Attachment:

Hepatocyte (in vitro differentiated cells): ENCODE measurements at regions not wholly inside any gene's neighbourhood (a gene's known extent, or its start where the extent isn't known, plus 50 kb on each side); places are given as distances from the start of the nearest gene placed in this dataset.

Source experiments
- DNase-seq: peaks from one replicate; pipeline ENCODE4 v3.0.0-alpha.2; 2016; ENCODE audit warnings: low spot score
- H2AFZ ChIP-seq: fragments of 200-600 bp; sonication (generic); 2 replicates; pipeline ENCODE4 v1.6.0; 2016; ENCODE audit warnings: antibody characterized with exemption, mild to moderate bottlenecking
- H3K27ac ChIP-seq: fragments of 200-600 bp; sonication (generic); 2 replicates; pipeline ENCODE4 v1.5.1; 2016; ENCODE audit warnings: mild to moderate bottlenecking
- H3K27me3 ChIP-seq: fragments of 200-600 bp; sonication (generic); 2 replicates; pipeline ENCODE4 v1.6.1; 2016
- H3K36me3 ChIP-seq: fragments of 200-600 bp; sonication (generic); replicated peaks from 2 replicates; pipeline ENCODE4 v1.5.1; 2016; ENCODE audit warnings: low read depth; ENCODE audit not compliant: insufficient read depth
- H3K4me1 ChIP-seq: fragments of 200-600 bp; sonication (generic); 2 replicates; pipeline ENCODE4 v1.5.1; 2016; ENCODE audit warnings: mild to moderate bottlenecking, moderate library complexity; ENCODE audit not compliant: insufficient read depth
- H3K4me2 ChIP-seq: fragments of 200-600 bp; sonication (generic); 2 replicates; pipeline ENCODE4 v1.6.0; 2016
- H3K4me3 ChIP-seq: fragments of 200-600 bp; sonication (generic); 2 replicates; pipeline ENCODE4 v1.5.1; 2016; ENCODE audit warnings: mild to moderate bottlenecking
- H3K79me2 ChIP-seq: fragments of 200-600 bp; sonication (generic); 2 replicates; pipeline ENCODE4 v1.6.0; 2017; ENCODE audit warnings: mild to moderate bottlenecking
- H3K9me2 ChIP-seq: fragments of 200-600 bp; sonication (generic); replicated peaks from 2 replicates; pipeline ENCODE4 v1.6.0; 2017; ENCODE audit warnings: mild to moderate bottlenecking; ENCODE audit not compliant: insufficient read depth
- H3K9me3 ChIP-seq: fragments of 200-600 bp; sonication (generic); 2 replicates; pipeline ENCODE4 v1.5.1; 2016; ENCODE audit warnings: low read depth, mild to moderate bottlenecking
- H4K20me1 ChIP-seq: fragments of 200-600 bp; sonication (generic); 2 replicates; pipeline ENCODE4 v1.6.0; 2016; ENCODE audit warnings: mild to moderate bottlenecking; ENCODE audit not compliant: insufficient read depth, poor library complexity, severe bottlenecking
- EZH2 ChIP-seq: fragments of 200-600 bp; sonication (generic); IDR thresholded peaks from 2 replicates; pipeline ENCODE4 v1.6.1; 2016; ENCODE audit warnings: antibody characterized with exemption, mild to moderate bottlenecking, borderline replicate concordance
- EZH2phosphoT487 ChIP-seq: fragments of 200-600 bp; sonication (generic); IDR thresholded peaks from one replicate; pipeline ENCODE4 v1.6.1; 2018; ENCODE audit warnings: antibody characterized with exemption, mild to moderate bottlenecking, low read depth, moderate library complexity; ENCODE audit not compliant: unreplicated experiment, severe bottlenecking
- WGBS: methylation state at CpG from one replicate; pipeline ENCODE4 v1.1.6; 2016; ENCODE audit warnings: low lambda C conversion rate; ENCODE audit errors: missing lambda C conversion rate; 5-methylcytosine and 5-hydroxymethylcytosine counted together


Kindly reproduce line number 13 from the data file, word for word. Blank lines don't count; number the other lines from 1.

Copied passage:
- H3K9me3 ChIP-seq: fragments of 200-600 bp; sonication (generic); 2 replicates; pipeline ENCODE4 v1.5.1; 2016; ENCODE audit warnings: low read depth, mild to moderate bottlenecking